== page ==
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NEW YORK (Reuters) - Streaming services stormed the Golden Globe television nominations on Thursday with new shows such as "Narcos" and "Mozart in the Jungle," turning established broadcasters into also-rans as Americans move away from traditional television to online-demand viewing.
Just three years after digital platforms plunged into original content television for the first time, Netflix landed a leading eight nominations for its shows and actors, ahead of usually dominant premium cable channel HBO.
Two of Amazon.com's original video series, transgender comedy "Transparent" and behind-the-scenes classical music series "Mozart in the Jungle," earned five nods. Hulu, the ABC-NBC-Fox joint-owned online video venture, landed a best comedy series nomination for its modern dating show "Casual."
Online streaming has revolutionized the television industry with bold content and by uploading full seasons of shows in one go, allowing viewers to watch at their leisure. Hulu's "Casual" is the only online nominee to release a new episode each week.
None of the four major U.S. broadcast networks - ABC, CBS, NBC and FOX - are in the running for the coveted best TV comedy series Golden Globe award. Only one - Fox's hit hip-hop family drama "Empire" - will compete for best TV drama series.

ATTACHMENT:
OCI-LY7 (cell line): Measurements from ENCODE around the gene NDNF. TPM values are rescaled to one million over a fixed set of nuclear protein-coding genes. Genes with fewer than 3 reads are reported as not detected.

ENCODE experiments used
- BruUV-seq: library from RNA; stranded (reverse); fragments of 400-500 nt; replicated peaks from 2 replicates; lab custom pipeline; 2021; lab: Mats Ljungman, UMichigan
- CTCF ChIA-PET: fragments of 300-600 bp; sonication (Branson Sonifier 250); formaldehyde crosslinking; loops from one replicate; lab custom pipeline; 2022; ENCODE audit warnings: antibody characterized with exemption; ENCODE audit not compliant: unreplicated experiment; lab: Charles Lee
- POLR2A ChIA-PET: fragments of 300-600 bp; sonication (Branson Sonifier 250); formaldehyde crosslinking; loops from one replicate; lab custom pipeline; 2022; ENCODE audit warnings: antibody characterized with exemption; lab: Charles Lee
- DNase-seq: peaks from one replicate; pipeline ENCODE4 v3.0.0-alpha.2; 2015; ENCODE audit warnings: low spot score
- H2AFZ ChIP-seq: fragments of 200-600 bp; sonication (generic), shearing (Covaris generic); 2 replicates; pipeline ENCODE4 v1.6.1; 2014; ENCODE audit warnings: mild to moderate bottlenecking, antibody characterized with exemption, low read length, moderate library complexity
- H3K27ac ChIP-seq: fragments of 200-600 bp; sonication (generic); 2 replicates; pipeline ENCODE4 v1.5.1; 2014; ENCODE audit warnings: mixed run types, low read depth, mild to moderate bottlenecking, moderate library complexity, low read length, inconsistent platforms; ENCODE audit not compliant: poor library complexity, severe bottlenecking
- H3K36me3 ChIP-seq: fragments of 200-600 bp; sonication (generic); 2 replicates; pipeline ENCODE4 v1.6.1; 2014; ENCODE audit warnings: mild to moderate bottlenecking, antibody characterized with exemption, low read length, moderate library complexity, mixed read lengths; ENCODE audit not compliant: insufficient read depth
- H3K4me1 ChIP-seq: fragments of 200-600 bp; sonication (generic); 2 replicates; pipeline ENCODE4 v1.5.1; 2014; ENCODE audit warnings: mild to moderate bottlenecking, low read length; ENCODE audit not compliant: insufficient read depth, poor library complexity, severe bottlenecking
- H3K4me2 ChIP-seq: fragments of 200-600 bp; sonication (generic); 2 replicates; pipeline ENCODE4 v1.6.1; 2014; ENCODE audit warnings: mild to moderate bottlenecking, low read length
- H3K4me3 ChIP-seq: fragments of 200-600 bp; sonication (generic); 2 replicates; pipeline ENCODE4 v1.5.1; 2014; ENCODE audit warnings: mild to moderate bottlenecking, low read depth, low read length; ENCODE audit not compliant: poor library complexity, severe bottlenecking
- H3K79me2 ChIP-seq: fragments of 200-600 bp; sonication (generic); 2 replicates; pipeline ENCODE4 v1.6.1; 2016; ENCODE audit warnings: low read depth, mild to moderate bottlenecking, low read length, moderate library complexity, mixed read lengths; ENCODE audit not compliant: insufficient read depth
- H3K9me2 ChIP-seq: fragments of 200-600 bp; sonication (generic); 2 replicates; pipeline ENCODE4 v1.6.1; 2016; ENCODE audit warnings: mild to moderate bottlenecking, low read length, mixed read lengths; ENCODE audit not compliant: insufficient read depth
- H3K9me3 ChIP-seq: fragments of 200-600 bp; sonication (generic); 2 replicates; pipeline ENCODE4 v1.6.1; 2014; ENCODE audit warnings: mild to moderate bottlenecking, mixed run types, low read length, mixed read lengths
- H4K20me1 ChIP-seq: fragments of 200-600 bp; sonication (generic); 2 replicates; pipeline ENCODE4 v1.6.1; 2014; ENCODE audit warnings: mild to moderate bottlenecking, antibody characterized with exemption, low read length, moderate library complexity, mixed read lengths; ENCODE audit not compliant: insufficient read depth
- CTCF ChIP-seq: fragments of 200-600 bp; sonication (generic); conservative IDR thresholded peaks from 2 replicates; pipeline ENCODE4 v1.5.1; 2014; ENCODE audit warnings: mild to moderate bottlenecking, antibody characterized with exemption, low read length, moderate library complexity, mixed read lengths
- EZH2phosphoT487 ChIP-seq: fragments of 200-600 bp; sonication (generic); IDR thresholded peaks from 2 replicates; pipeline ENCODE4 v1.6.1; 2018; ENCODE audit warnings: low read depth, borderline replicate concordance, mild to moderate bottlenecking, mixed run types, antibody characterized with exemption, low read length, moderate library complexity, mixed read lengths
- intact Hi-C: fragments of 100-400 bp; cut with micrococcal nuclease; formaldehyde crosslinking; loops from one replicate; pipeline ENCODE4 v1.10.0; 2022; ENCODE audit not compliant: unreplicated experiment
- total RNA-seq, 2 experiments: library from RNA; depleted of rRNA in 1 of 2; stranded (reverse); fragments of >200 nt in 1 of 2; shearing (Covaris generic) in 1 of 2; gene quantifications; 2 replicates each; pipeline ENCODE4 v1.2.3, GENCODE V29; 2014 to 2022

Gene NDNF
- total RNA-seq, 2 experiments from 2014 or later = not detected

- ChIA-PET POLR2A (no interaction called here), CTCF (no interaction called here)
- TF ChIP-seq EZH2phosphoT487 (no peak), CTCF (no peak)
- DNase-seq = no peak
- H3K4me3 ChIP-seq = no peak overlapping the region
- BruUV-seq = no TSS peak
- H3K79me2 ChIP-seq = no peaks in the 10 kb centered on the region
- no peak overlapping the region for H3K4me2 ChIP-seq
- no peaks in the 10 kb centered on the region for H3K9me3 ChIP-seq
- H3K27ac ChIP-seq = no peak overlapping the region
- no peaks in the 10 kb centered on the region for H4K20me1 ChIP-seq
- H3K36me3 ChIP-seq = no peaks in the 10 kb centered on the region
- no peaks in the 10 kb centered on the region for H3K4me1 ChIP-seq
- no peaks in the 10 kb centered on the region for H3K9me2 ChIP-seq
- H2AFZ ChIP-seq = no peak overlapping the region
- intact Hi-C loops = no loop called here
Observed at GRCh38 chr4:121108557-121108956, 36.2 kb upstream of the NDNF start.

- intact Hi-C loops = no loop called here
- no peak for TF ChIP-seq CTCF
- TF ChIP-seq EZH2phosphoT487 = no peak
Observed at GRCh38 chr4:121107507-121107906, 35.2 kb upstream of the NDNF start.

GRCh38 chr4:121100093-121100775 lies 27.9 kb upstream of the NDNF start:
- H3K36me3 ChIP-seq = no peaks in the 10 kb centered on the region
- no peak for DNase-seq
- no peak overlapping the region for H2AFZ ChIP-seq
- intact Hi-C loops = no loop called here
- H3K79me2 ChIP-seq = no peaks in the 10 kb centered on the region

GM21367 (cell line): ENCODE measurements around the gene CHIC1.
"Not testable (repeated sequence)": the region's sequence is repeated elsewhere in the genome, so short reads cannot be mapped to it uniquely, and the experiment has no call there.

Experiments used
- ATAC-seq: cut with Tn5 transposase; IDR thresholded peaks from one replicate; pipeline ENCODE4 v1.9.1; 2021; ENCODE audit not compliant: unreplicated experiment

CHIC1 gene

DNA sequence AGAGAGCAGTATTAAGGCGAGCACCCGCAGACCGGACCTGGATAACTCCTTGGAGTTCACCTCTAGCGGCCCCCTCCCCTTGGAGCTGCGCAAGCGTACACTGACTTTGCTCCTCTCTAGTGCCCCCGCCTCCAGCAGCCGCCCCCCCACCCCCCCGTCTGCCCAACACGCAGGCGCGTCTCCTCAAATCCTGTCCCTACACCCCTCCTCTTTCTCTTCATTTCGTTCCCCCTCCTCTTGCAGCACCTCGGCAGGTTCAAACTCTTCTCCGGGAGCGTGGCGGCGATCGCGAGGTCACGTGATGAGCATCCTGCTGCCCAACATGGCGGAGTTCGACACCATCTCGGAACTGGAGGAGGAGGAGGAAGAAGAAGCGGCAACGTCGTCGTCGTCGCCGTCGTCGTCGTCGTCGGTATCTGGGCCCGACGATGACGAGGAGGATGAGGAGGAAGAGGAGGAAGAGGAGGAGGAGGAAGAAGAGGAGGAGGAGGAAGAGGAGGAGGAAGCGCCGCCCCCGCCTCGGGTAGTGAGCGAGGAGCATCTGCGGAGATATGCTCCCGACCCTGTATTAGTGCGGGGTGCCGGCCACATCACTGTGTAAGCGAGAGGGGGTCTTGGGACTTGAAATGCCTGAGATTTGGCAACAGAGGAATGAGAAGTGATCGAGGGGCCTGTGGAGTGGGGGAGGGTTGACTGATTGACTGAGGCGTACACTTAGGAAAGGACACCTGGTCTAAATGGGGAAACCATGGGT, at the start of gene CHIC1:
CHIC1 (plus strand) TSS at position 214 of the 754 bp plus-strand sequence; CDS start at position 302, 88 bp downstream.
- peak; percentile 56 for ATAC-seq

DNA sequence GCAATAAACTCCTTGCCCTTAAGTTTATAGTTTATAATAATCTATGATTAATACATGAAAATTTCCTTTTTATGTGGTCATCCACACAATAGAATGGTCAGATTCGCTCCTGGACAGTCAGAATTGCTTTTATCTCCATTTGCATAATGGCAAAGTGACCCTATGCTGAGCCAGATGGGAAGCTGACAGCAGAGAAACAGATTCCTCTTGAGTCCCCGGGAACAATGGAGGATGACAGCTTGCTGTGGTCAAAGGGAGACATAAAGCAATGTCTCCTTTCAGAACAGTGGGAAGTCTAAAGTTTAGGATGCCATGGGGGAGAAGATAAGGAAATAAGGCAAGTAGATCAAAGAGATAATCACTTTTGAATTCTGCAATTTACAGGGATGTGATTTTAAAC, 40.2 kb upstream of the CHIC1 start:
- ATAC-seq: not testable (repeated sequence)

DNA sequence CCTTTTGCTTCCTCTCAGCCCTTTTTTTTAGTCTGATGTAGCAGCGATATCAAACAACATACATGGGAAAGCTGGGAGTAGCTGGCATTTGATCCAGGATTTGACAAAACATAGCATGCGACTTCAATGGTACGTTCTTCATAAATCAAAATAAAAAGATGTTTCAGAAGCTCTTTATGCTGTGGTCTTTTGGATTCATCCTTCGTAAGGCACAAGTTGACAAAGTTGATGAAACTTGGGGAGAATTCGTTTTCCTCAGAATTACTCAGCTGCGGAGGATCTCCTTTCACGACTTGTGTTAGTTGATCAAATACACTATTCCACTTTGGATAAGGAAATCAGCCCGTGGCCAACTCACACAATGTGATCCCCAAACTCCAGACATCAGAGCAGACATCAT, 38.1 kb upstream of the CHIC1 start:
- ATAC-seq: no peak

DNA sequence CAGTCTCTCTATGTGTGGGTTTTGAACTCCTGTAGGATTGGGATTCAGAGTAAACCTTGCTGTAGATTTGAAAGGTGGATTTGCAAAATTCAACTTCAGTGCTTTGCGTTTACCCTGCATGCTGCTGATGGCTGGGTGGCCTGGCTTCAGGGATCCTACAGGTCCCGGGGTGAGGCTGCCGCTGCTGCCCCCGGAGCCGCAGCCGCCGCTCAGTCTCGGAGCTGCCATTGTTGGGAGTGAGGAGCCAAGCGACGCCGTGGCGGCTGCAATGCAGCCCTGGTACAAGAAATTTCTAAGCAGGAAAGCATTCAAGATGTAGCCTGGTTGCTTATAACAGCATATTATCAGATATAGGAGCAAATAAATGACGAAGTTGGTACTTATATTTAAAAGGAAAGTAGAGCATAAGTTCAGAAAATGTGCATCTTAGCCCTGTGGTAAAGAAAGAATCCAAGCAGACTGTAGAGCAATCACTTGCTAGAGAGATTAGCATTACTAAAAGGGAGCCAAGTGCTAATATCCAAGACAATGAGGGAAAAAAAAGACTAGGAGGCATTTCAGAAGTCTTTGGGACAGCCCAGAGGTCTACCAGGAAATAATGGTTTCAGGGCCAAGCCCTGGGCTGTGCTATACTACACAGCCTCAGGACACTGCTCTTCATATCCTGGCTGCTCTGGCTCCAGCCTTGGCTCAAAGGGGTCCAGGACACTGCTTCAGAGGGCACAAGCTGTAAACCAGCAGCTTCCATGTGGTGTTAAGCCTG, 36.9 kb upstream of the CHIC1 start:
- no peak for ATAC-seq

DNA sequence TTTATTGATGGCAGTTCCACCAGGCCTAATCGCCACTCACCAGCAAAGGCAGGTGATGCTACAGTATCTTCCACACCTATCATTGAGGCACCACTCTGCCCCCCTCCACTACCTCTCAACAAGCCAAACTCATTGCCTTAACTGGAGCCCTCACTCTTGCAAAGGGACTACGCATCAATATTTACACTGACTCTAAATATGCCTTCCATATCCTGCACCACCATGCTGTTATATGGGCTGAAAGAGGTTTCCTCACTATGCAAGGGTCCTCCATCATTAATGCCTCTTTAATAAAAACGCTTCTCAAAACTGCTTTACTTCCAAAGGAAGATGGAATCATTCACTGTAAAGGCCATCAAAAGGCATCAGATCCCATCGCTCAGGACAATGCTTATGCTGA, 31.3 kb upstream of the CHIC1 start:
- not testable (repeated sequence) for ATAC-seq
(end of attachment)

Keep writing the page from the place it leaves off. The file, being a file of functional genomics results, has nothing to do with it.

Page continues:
HBO, with seven nominations, took second place overall to Netflix, including its Emmy-winning series duo - White House comedy "Veep" and medieval fantasy "Game of Thrones."
Old favorites like "Modern Family" and "Homeland" were shut out, while "Mad Men" and "Downton Abbey" garnered just single acting nods for Jon Hamm and Joanne Froggatt respectively.
Netflix's TV nominations came from drug drama "Narcos," Aziz Ansari's comedy "Master of None," thriller "Bloodline," comedy "Grace and Frankie," women's prison comedy "Orange Is The New Black" and Washington political drama "House of Cards."
"Narcos" co-creator and executive producer Chris Brancato said the nominations were "a signal that borderless, truly international television is here to stay."
Members of the Hollywood Foreign Press Association, organizers of the Golden Globes, recognized a slew of new acting talent, such as Rachel Bloom, 28, star of the CW's "Crazy Ex-Girlfriend," who landed her first major nomination.
Rami Malek, 34, earned a best actor nod for playing a cybersecurity expert with social anxiety on cable network USA's best drama series nominee "Mr. Robot."
The show's creator and director, Sam Esmail, said the unexpected acclaim for the series "was definitely a twist none of us saw coming."
Premium cable channel Starz earned six nods, including its "Outlander," a time-travel series set in the Scottish Highlands that put Ireland's Caitriona Balfe in the best actress race and garnered a spot in the best drama series category.
"Just managed to scrape my jaw off the floor," tweeted a delighted Balfe.
Reporting By Jill Serjeant; Editing by Steve Orlofsky